It remains that for non moral relativists, i.e. moral absolutists, just because something is socially acceptable does not mean it is moral and just because something is socially unacceptable does not mean it is immoral. Mark Passio, for example, is a moral absolutist and deems socially acceptable institutions like the police and the military to be highly immoral, calling 'order-following' the cult of ultimate evil.

However, it can be a good exercise to sometimes refrain from immediately making moral evaluations/condemnations and try to consider the amoral dynamics at work in apparently immoral (understood as harmful) phenomena such as, say, institutional and financial corruption (an approach used to a certain extent in the sociological book How Corrupt is Britain? despite the moral overtones of the word 'corrupt' and in Nietzsche's psychological genealogies of moral concepts).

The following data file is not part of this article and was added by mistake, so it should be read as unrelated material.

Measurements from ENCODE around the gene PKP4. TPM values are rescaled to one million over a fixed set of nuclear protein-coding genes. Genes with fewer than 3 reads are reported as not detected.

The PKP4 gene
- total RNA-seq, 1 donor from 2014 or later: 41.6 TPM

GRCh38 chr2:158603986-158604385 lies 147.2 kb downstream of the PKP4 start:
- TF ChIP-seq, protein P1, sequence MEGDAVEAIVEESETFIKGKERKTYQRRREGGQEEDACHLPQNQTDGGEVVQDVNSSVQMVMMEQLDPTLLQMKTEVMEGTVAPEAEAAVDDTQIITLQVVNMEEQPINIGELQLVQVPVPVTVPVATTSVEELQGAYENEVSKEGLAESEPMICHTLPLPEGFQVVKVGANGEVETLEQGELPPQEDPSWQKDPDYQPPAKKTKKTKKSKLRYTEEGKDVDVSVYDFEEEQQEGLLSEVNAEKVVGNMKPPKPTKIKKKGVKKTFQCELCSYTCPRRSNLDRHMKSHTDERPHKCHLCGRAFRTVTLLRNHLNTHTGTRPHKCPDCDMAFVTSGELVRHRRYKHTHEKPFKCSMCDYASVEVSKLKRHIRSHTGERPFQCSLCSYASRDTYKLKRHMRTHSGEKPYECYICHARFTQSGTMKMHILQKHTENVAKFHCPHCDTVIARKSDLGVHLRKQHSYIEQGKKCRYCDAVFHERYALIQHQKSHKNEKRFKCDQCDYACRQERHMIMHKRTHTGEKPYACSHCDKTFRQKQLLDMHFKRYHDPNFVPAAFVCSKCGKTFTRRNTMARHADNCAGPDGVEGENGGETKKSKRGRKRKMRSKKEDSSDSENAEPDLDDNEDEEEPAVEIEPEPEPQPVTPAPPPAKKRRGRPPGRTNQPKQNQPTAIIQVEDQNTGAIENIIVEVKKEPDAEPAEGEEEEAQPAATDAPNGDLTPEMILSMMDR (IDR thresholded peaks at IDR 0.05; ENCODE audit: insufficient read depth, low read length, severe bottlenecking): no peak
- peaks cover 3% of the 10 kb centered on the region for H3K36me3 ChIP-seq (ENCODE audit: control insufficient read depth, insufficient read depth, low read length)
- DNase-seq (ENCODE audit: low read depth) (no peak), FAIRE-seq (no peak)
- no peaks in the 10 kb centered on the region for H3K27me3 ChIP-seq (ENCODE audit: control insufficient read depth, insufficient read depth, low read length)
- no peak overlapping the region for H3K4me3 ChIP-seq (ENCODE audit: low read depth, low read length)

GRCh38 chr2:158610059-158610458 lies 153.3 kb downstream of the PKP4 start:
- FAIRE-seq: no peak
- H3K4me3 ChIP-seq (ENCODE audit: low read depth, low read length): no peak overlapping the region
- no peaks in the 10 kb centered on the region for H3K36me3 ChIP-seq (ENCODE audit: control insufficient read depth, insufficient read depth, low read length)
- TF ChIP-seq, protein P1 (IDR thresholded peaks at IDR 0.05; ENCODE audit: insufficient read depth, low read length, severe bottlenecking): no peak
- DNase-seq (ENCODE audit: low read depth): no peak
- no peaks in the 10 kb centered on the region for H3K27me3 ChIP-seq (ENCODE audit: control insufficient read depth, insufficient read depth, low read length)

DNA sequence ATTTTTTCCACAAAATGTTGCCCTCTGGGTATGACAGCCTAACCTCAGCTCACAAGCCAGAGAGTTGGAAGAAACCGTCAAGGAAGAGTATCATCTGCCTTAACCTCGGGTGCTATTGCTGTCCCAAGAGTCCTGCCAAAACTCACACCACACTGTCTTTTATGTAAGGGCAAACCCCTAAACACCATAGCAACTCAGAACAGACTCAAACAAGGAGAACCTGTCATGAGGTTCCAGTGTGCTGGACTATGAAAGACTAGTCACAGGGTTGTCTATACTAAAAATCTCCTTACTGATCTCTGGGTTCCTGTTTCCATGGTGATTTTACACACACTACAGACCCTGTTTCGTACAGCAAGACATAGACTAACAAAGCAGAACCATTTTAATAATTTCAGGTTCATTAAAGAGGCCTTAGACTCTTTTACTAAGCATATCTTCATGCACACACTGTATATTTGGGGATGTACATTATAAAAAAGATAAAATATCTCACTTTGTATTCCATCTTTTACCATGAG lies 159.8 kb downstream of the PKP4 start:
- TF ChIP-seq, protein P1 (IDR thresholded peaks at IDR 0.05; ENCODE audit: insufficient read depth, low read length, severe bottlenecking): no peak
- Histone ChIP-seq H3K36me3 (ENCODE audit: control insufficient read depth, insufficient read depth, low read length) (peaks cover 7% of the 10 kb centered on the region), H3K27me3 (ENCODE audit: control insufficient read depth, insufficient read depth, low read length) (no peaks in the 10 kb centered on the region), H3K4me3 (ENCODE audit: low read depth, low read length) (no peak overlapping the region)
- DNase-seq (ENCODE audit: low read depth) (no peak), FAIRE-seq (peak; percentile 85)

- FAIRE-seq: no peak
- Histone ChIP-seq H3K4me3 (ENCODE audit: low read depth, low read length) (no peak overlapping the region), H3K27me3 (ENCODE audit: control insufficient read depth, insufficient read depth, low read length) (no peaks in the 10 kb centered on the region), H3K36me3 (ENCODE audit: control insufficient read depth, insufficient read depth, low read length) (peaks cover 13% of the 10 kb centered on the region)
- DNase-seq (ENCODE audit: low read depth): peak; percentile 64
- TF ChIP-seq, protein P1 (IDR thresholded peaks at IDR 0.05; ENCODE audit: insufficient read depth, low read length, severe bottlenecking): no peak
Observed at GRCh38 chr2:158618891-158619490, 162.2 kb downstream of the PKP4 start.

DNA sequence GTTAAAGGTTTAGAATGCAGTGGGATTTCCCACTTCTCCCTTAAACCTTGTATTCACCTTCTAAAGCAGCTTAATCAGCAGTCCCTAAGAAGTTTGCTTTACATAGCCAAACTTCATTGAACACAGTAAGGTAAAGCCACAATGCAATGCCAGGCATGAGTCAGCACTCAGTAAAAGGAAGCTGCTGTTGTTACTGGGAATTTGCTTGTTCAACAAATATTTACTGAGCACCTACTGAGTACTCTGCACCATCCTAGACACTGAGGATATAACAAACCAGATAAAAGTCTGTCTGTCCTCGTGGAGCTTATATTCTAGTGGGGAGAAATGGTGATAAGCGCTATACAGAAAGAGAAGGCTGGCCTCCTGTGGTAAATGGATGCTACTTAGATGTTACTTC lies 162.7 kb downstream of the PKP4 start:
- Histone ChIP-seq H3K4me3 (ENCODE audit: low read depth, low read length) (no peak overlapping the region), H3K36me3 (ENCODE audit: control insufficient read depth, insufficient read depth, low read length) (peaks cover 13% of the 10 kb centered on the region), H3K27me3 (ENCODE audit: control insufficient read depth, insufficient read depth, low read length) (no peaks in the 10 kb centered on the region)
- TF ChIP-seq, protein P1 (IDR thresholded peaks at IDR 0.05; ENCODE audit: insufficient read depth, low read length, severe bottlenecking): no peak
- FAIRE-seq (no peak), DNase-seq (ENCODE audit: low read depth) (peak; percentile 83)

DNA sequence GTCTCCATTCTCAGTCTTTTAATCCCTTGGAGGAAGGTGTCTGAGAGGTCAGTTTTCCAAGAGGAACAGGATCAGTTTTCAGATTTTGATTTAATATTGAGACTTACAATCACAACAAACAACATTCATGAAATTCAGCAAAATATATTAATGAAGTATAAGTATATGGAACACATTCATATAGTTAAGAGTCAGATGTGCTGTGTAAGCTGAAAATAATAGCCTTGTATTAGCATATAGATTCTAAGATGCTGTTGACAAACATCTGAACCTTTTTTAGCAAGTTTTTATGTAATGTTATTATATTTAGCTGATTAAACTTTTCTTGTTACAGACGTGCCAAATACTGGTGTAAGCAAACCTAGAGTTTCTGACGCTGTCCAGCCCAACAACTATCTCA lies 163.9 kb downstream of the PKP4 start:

To provisionally conclude the above considerations, we can ask ourselves the extent to which moral considerations are necessary and even desirable, whether adopting a moral lens or paradigm according to which we evaluate and condemn the actions of others is always (morally) required and whether amoral angles on apparently moral, which is to say also immoral, phenomena can help us in our self-understanding and therefore level of fair-mindedness - so that we become, paradoxically, more moral, at least when it comes to (my) chosen standards of philosophical honesty and magnanimity (concerning magnanimity and thinking see Five Sentences from the Thinker as Poet - for a take on amorality see Amorality of Nature - Knowledge of Good and Evil - for my view of Nietzsche's view of morality see Nietzsche's Position on Morality in Five Paragraphs).